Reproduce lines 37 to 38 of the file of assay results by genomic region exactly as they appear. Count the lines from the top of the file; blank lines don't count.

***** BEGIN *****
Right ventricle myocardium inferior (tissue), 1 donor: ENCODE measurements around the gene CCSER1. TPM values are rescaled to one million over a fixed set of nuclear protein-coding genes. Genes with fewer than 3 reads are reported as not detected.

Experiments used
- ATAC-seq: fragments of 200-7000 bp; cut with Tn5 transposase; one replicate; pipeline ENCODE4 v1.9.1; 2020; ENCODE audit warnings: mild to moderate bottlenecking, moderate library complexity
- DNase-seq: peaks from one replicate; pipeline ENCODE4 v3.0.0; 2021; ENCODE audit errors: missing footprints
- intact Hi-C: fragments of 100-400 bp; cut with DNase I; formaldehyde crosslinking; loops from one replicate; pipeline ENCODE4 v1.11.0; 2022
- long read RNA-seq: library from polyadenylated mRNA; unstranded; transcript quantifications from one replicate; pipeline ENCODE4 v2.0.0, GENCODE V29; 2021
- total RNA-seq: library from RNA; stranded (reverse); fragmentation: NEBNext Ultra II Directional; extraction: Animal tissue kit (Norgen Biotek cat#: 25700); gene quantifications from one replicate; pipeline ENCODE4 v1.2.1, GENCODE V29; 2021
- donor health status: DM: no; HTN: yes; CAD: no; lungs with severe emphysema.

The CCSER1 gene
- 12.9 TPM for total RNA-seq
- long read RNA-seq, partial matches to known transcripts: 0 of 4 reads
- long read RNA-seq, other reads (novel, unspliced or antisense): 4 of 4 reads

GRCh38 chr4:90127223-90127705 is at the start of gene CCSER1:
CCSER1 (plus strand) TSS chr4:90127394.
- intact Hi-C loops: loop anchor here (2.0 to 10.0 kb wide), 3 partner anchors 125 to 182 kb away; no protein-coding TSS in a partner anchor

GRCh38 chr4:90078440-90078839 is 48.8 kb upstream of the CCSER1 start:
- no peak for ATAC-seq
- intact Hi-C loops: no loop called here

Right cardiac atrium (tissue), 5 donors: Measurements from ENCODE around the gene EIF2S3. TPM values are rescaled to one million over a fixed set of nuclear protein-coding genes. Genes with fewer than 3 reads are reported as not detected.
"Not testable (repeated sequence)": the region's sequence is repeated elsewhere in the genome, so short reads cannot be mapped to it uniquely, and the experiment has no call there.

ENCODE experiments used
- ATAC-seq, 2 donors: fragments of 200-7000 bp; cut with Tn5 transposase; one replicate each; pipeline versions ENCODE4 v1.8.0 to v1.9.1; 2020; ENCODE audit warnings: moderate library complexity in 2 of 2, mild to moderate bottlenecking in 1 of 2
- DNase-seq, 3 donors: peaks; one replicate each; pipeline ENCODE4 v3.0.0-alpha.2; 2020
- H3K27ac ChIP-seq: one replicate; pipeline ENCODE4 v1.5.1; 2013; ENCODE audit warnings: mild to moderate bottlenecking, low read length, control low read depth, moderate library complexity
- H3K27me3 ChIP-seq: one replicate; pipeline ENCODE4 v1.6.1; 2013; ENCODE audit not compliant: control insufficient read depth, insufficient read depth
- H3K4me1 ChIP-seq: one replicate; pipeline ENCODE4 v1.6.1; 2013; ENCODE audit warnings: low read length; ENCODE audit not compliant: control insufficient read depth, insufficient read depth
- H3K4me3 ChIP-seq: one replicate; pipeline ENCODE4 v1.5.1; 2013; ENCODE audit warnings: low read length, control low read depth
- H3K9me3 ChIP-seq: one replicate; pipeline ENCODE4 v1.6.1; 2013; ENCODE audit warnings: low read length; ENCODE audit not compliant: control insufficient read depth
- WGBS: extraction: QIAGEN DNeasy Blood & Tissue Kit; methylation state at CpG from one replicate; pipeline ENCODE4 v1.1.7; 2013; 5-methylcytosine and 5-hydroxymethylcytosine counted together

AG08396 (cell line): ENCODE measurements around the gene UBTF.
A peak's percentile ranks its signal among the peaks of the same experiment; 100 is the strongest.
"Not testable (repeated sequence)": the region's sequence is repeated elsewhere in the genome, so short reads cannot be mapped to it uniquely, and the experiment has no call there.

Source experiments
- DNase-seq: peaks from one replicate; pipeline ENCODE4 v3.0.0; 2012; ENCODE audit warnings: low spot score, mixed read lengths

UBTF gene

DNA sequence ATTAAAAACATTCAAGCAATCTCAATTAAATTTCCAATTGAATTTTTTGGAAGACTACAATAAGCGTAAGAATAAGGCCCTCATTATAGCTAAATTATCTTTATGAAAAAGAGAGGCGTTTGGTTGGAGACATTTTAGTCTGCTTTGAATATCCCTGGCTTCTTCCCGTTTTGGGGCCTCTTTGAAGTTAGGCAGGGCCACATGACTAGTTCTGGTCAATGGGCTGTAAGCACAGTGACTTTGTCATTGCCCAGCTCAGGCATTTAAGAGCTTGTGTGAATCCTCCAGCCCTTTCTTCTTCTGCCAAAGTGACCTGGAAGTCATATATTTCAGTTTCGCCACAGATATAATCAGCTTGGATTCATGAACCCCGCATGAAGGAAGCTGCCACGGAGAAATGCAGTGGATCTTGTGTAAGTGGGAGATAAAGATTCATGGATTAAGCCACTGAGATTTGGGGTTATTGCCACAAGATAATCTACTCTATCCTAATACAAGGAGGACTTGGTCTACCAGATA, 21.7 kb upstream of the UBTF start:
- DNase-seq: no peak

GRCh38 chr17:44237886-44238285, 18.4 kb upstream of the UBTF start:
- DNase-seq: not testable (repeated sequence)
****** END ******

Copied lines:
- DNase-seq: no peak

GRCh38 chr17:44237886-44238285, 18.4 kb upstream of the UBTF start: